In a significant tactical move in the growing media consolidation debate, Communications minister Richard Alston has flagged the government’s intention to merge communications regulatory bodies the Australian Broadcasting Authority (ABA) and the Australian Communications Authority (ACA).
A statement issued late Monday afternoon by Alston’s office said: “Convergence of communications technologies and markets is placing increasing pressure on existing institutional arrangements for sector regulators, and there is merit in considering the integration of the agencies.
“The current structure of the ABA and ACA has been an effective means of regulating the diverse communications industries. However, changes in industry structures and new technologies mean it is now appropriate to re-examine these arrangements.”
The announcement signals a clear intention from the government that the media bargaining chips of datacasting, digital radio and associated data-broadcast services are now firmly back on the bargaining table, albeit with little specific detail as to what powers the new authority would or would not have.
At present the ABA covers radio and television broadcast regulation, while the ACA covers regulation of data and telephony and civilian RF spectrum.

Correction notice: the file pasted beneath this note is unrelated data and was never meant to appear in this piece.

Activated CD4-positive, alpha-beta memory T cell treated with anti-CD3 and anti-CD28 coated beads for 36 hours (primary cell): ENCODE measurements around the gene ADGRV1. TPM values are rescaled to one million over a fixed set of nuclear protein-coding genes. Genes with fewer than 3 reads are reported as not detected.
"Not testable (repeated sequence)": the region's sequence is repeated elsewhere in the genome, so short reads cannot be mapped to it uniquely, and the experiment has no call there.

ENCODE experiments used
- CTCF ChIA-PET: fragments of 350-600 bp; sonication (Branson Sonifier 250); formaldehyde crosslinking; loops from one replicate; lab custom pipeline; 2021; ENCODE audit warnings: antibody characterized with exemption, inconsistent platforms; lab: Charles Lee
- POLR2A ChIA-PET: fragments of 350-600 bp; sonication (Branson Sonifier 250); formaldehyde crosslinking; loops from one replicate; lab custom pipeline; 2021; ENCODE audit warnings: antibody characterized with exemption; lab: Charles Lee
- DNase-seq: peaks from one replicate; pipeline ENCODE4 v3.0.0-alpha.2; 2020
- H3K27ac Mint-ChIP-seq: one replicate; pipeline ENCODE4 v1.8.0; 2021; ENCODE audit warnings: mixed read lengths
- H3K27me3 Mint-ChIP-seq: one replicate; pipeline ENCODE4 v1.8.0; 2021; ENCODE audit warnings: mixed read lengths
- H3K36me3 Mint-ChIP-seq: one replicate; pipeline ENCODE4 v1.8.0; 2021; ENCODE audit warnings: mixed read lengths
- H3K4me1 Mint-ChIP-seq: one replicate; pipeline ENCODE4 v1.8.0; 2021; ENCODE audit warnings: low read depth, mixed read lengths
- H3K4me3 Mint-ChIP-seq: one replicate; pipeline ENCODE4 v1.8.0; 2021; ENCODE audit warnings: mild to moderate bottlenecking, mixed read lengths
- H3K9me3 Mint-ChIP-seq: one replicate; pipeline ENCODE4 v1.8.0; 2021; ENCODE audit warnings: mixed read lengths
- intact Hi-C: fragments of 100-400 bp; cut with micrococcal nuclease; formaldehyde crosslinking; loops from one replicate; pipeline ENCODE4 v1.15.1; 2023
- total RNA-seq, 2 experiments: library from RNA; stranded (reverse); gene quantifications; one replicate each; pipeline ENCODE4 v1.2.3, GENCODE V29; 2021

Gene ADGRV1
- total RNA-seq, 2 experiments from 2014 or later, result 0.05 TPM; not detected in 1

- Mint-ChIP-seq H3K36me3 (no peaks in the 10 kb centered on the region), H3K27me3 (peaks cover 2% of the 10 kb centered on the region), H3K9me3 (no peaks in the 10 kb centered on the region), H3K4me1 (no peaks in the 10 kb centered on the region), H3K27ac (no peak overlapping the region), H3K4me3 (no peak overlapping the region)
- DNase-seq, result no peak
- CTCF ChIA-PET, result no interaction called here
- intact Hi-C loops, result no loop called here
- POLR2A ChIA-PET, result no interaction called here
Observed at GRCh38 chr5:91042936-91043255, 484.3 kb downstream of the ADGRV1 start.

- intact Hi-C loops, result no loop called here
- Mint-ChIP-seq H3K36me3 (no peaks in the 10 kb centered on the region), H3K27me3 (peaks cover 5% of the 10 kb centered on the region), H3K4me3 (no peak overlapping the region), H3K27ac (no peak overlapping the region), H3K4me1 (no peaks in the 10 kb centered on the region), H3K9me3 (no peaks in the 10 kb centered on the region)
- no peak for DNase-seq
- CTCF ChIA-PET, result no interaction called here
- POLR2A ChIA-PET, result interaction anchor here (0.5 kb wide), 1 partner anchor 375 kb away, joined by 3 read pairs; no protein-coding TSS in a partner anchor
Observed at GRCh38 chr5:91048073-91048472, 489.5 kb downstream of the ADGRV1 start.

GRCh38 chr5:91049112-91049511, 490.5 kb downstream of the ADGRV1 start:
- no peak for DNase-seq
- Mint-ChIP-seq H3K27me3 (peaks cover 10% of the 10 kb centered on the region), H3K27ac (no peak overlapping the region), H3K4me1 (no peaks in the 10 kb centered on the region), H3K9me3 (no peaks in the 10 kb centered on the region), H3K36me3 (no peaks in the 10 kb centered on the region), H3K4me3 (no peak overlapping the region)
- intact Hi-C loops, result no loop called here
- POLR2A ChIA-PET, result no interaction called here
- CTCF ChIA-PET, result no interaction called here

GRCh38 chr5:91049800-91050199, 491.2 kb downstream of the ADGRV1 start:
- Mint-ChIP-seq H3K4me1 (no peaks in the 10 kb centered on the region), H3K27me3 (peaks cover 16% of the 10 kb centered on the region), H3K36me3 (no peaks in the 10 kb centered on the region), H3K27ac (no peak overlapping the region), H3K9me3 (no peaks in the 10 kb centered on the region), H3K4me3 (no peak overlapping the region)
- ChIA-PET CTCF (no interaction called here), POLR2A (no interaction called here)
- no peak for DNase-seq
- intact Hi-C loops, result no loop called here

A senior source within a television network told Computerworld the move could potentially represent an effort to ramp up the “persistently sagging” share price of Telstra prior to a sell off.
“There’s no doubt that they are trying to rev-up this space at the moment. They probably expect industry to do all the thinking for them too. I’d want to see some real detail on it first though. There’s a fair amount of downside risk here for a lot of players too.”
If the merger is successful, the proposed authority would cover the entire gamut of digital and analogue telephony, data-casting, wireless, radio, television and internet.
An spokesman for Senator Alston said that a “definitive discussion paper” would be released imminently and that a decision was anticipated by the end of the year.
“There are two options. One is that we merge the authorities and the other is that we retain the status quo.”
The spokesman refused to comment on speculation that any union between the ABA and the ACA would beget the ADA — the Australian Digital Authority.
The spokesman played down recent concerns raised by the Australian Defence Force about encroachment into military spectrum by commercial industry.
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